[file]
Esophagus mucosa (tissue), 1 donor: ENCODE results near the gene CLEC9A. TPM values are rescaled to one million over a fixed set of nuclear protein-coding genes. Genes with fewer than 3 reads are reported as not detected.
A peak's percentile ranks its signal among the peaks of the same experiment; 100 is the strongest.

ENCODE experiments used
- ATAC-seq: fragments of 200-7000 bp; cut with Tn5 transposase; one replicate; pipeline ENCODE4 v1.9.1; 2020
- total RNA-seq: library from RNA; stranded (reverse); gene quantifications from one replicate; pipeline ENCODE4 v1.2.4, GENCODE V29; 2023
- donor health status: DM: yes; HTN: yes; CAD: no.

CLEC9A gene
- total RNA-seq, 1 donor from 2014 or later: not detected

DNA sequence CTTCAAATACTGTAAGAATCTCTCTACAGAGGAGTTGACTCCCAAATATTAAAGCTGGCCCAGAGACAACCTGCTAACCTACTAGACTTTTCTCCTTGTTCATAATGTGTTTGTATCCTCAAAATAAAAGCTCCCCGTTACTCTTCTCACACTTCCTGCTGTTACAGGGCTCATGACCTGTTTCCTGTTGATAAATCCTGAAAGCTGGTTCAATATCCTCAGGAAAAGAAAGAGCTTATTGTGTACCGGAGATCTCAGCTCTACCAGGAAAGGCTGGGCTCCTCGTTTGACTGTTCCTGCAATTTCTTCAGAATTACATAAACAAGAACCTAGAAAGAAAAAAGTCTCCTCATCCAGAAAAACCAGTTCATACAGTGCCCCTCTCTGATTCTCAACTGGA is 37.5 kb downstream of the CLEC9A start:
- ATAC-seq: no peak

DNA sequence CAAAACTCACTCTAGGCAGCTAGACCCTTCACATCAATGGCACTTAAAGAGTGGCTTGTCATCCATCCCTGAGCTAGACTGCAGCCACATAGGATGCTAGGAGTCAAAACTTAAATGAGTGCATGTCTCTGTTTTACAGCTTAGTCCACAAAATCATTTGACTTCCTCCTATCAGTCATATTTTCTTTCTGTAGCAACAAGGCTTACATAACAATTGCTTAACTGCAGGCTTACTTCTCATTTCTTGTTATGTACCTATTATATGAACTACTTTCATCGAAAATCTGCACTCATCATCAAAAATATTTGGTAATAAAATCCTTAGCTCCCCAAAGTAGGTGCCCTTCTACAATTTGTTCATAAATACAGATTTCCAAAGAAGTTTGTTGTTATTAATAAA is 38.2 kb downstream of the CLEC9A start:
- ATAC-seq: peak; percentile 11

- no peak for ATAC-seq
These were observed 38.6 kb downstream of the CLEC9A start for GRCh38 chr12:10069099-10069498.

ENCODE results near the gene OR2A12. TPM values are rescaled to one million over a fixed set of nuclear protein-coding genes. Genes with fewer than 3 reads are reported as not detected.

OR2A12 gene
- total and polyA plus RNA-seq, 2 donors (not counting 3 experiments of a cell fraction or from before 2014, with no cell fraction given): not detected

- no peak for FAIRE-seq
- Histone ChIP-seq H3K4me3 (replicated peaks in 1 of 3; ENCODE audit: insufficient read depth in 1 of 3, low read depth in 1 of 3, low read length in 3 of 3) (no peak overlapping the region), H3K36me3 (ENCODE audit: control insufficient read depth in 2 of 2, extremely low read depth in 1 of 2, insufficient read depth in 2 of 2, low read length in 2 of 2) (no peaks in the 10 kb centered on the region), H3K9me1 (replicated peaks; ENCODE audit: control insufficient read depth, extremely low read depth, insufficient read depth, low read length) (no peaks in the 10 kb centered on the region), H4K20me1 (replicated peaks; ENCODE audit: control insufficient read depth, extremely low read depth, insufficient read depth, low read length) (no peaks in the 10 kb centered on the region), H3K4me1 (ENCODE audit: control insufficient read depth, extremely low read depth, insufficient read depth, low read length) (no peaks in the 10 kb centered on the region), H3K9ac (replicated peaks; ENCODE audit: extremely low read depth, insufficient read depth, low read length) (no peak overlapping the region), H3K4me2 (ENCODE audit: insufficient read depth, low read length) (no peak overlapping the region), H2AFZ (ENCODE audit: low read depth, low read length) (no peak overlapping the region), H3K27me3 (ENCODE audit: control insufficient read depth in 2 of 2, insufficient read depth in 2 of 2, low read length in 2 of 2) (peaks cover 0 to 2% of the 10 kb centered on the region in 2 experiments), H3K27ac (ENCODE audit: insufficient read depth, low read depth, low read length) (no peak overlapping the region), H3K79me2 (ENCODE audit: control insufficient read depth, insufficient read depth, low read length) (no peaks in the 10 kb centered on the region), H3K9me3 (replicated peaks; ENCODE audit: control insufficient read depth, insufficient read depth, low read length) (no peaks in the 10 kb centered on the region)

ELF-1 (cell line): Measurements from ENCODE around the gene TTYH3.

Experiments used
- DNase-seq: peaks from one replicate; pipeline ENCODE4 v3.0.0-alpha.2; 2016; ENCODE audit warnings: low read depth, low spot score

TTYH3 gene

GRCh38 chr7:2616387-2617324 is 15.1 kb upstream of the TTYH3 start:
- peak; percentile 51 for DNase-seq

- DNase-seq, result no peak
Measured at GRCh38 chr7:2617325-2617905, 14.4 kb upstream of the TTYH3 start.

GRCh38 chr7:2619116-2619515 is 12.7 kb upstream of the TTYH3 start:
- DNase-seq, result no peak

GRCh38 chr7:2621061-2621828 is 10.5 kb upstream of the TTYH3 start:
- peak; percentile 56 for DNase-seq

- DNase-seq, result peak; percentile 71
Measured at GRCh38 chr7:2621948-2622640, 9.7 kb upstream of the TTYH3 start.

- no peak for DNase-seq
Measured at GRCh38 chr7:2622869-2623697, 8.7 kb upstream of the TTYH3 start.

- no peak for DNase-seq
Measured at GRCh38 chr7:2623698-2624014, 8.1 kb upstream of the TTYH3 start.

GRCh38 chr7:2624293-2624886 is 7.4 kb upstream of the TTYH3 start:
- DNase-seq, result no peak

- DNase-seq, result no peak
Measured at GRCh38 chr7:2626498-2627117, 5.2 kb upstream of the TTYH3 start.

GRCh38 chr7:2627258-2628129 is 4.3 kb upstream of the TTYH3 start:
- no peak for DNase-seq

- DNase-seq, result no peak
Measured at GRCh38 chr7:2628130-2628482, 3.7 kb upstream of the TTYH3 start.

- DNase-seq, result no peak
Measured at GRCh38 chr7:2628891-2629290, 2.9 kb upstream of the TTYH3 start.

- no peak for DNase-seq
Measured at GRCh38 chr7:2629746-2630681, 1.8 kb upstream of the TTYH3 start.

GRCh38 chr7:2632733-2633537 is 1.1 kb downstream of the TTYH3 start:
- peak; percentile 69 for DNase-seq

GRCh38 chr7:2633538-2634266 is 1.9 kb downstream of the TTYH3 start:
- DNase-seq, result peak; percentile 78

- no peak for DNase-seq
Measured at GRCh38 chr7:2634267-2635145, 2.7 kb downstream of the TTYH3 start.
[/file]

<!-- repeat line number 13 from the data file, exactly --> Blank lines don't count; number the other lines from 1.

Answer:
- no peak for ATAC-seq